Peter Kreeft on C.S. Lewis

What first piqued your interest in C.S. Lewis?

What first piqued your interest in Chopin? In sunsets? In astronomy? In Audrey Hepburn? The question does not need to be asked by anyone who has answered it. The thing itself, the object, Lewis’s mind and spirit, the truths and goodnesses and beauties in his writings, rather than any psychological, individual, “felt need” on my part or any sociological relevance or fashionableness on the part of the society or culture I came out of.

My college roommate credited Lewis, especially Mere Christianity, with saving his faith. When I tried it, it was like Augustine’s first reading of the Bible: “Oh, I know all that; that’s too easy for me.” Like the Bible, and like a human face, the book is deceptively simple on its surface but inexhaustible in its depths. Once we have grown some depths of maturity and overcome superficiality and superciliousness and adolescent arrogance, we love it. It’s the second book I mention, after the Gospels, when people ask me what to read to understand Christianity.

The Problem of Pain was actually the first Lewis book I read, as a college freshman. I didn’t understand it all the first time, but I did understand that the reason I didn’t understand had nothing to do with Lewis, but only with me. Here was the clearest, most direct, honest, intelligent, reasonable answer I had ever seen (and almost 50 years later it remains that!) to the most difficult problem in the world.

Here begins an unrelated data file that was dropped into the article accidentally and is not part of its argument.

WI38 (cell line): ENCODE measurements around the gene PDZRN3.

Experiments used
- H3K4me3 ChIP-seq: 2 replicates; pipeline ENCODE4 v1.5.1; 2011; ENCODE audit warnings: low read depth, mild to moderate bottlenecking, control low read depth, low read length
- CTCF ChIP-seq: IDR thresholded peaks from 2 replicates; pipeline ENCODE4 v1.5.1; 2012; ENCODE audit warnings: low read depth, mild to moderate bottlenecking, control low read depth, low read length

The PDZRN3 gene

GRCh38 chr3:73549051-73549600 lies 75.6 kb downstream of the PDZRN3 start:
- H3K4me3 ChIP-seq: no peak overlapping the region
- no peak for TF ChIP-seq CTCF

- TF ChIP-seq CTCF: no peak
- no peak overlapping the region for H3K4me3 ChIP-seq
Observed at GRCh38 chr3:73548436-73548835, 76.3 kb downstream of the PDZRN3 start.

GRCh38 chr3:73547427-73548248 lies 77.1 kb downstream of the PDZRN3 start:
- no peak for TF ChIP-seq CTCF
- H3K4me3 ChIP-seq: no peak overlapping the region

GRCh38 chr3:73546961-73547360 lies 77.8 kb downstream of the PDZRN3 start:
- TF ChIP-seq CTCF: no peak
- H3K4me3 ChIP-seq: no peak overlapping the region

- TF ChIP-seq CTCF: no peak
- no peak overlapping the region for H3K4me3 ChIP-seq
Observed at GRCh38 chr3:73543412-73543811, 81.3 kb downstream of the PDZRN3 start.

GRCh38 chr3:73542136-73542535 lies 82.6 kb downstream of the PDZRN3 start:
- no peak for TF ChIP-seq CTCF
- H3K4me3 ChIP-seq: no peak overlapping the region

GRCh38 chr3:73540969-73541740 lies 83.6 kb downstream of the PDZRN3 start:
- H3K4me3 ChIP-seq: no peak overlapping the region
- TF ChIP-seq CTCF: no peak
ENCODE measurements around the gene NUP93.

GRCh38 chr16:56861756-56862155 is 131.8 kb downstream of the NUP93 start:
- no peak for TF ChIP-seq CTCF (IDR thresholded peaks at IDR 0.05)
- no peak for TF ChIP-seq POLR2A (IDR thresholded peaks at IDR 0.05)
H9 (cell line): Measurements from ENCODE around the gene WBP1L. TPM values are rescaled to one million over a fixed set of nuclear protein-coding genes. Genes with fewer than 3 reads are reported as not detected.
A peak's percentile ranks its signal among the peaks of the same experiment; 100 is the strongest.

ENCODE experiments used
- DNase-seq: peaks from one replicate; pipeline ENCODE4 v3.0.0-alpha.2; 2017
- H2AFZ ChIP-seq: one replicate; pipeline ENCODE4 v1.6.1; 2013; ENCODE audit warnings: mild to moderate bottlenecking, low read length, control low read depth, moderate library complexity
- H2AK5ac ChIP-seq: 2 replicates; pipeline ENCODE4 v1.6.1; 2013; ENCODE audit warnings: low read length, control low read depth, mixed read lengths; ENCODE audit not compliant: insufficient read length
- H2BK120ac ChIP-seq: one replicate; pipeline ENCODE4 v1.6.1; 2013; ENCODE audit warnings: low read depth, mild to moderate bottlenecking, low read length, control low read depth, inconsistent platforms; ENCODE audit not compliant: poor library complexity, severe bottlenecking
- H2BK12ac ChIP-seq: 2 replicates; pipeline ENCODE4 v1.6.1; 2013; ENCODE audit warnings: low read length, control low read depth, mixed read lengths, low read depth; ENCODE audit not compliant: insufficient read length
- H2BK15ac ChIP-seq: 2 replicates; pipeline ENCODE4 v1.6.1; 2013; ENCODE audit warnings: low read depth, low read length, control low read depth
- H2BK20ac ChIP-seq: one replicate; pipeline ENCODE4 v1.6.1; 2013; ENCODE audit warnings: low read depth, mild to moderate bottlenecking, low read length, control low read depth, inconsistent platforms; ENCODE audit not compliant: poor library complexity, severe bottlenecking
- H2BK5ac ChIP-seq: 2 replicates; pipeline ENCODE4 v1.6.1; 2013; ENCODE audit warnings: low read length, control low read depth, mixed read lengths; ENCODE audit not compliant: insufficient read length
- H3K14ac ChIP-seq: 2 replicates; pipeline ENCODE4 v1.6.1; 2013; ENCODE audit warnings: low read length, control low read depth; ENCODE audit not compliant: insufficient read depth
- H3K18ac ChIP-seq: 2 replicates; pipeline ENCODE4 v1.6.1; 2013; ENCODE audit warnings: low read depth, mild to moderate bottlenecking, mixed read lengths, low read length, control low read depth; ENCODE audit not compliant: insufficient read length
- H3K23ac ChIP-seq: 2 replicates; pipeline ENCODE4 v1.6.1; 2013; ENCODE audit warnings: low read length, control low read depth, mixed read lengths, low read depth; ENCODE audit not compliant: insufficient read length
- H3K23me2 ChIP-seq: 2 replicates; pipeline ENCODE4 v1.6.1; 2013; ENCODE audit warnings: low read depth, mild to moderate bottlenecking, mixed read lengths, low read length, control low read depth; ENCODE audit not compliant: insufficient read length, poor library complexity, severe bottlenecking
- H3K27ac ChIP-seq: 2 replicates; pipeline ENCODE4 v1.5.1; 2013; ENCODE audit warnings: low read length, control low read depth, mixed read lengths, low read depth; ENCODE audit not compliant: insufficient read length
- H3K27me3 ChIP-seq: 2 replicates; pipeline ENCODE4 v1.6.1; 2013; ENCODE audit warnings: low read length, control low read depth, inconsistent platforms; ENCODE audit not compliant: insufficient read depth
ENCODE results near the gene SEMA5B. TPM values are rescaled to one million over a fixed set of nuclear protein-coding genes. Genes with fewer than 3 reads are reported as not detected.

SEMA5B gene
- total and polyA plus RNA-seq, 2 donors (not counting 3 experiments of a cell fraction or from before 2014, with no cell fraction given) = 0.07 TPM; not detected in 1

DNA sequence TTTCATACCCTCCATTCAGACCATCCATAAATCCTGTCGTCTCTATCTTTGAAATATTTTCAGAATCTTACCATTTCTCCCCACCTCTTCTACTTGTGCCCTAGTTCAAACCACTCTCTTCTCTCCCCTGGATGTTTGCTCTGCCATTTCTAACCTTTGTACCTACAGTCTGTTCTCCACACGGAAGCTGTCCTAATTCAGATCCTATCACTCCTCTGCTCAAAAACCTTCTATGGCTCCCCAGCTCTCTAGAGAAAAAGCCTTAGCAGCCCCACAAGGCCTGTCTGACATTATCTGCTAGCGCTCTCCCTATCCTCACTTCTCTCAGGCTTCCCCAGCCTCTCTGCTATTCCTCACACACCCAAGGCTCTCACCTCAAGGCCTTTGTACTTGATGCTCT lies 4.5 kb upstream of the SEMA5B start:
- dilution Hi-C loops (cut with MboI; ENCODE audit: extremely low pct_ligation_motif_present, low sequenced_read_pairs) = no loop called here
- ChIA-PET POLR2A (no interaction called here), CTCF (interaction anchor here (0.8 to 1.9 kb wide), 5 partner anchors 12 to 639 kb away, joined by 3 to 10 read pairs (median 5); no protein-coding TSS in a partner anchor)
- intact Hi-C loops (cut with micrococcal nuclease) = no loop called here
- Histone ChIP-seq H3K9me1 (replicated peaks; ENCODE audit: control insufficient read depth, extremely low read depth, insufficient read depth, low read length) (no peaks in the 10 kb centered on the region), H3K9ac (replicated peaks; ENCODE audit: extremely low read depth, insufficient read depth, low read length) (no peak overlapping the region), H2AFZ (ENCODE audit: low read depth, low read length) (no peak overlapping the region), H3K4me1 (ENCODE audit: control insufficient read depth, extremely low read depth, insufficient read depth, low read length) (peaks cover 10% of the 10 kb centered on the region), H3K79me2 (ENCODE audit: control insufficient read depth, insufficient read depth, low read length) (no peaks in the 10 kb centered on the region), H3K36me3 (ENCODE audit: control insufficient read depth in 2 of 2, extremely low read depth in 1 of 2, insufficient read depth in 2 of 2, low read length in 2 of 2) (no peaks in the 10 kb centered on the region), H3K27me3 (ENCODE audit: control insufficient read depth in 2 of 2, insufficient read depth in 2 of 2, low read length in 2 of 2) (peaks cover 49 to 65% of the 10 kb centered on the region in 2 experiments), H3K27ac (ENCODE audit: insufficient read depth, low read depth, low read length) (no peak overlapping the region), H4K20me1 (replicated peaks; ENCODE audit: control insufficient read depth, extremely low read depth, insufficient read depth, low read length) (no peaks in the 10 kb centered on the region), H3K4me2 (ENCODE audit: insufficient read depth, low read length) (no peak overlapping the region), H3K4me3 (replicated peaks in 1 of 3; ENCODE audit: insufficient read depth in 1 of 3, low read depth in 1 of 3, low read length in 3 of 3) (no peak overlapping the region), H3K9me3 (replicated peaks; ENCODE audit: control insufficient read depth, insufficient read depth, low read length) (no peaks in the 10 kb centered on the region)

The Saint’s Rest

Take God in Christ for your only rest, and fix your heart upon him above all. May the living God, who is the portion and rest of his saints, make our carnal minds so spiritual, and our earthly hearts so heavenly, that loving him and delighting in him may be the work of our lives; and that neither I nor you may ever be turned from this path of life… The saint’s rest is the most happy state of a Christian. It is the perfect endless enjoyment of God by the perfected saints

Richard Baxter